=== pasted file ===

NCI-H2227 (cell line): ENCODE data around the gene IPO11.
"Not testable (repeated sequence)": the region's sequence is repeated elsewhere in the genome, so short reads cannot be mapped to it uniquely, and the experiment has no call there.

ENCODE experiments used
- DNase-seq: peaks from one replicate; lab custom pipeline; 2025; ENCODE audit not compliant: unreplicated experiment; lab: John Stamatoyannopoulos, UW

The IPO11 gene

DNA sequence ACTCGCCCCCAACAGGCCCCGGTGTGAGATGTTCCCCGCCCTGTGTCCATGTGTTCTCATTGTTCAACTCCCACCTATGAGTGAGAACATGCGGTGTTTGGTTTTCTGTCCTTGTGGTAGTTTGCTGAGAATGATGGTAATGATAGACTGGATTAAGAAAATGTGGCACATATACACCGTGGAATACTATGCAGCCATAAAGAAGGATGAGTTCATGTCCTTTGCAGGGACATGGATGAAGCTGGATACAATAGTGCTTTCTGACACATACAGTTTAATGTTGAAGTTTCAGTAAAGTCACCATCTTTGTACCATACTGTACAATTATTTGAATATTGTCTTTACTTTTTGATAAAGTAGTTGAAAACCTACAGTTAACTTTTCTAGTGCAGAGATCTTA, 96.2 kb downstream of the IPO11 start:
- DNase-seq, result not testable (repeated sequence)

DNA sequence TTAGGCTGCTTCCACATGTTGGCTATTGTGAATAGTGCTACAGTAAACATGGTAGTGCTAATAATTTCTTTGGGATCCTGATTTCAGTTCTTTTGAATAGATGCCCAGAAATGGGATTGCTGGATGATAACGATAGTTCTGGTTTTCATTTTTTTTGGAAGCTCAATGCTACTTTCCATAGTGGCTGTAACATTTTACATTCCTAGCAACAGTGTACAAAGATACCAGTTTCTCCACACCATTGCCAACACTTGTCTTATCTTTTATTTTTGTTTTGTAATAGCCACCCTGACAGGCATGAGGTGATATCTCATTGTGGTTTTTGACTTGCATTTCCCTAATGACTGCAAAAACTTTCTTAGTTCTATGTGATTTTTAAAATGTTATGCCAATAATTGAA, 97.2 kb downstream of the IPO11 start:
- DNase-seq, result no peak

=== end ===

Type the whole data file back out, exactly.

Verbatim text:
NCI-H2227 (cell line): ENCODE data around the gene IPO11.
"Not testable (repeated sequence)": the region's sequence is repeated elsewhere in the genome, so short reads cannot be mapped to it uniquely, and the experiment has no call there.

ENCODE experiments used
- DNase-seq: peaks from one replicate; lab custom pipeline; 2025; ENCODE audit not compliant: unreplicated experiment; lab: John Stamatoyannopoulos, UW

The IPO11 gene

DNA sequence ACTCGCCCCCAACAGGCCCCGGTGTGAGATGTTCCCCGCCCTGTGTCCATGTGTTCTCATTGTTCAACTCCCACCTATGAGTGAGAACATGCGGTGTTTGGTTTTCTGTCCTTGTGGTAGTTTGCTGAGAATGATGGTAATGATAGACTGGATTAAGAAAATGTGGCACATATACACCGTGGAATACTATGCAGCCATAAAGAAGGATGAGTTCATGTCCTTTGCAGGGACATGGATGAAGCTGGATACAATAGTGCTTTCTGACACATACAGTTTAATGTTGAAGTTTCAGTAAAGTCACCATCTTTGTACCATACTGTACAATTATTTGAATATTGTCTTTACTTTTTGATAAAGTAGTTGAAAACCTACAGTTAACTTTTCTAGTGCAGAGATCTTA, 96.2 kb downstream of the IPO11 start:
- DNase-seq, result not testable (repeated sequence)

DNA sequence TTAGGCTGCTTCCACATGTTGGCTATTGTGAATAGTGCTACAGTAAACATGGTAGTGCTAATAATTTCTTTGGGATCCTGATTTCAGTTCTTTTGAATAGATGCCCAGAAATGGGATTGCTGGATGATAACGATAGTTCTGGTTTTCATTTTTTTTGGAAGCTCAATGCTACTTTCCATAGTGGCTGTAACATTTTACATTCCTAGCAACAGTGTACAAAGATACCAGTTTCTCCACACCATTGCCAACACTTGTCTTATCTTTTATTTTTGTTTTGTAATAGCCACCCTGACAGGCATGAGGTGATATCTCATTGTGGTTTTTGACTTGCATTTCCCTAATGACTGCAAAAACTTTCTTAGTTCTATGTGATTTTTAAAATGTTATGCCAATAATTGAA, 97.2 kb downstream of the IPO11 start:
- DNase-seq, result no peak